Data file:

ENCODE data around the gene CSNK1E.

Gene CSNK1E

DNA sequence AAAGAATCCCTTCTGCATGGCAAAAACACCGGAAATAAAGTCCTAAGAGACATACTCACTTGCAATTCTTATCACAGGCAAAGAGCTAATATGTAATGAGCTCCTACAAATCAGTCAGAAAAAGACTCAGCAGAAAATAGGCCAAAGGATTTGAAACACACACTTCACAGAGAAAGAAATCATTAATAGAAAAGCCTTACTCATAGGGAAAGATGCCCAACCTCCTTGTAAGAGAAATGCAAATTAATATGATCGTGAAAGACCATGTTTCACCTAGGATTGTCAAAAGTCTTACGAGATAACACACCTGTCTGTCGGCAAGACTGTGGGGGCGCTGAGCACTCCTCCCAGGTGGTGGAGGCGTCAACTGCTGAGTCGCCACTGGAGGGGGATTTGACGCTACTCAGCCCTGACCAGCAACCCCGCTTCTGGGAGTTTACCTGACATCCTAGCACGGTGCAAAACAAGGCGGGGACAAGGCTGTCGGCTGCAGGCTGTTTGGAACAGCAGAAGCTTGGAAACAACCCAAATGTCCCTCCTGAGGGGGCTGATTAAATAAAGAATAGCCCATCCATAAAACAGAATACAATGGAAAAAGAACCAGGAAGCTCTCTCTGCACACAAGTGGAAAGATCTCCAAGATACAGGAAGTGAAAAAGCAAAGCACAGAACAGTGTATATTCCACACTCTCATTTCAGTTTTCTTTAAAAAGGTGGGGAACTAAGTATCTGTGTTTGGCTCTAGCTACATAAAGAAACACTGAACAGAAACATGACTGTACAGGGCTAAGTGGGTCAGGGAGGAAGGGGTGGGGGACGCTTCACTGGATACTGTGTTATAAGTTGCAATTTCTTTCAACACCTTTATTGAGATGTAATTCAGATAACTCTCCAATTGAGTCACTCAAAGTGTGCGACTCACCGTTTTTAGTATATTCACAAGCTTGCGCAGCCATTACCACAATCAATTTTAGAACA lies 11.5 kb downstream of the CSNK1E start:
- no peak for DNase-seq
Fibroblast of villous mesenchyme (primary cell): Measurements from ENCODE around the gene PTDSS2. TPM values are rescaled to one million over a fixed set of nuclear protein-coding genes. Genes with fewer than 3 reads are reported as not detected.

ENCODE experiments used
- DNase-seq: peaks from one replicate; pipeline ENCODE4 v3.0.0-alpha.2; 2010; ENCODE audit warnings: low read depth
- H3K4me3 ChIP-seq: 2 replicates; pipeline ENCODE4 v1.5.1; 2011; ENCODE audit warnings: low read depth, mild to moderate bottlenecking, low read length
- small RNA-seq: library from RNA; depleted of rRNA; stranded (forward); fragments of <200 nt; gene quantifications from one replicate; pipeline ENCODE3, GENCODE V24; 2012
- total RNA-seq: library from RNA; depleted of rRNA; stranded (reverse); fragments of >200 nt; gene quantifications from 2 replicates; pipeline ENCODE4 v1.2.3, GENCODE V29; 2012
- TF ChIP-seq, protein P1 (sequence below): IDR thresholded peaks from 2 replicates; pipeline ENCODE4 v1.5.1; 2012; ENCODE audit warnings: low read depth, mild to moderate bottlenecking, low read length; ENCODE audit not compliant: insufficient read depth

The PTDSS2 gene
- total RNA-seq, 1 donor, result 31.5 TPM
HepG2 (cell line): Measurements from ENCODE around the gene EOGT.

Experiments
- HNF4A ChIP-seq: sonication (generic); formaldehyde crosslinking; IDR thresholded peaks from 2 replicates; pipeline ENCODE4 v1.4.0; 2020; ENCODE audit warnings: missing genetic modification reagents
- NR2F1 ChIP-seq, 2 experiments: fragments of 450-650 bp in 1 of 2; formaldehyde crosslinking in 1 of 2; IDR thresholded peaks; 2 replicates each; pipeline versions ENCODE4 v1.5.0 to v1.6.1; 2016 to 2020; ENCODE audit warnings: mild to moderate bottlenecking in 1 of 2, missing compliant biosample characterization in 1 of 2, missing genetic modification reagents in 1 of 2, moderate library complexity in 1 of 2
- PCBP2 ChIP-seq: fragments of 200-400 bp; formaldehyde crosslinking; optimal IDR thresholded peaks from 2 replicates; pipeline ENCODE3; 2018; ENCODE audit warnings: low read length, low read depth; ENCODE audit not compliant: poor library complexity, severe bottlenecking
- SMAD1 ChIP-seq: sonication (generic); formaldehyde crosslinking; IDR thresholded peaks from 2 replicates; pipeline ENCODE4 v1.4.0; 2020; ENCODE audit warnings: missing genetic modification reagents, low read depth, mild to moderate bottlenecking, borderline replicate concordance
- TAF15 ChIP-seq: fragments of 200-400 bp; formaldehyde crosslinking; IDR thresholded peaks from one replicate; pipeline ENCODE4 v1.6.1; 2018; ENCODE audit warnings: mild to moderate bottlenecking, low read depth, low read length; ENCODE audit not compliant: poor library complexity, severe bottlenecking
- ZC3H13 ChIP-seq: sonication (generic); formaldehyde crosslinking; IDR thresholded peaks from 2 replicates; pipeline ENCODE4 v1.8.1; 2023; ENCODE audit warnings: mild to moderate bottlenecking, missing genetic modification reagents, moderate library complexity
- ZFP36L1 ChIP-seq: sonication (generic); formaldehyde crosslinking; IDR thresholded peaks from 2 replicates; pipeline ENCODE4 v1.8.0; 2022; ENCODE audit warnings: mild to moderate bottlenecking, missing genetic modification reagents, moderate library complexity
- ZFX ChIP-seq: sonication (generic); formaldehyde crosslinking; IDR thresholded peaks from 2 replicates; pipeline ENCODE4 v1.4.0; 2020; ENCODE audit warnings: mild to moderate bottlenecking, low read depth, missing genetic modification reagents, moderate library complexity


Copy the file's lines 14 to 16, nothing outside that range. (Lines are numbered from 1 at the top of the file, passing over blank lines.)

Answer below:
HepG2 (cell line): Measurements from ENCODE around the gene EOGT.

Experiments
- HNF4A ChIP-seq: sonication (generic); formaldehyde crosslinking; IDR thresholded peaks from 2 replicates; pipeline ENCODE4 v1.4.0; 2020; ENCODE audit warnings: missing genetic modification reagents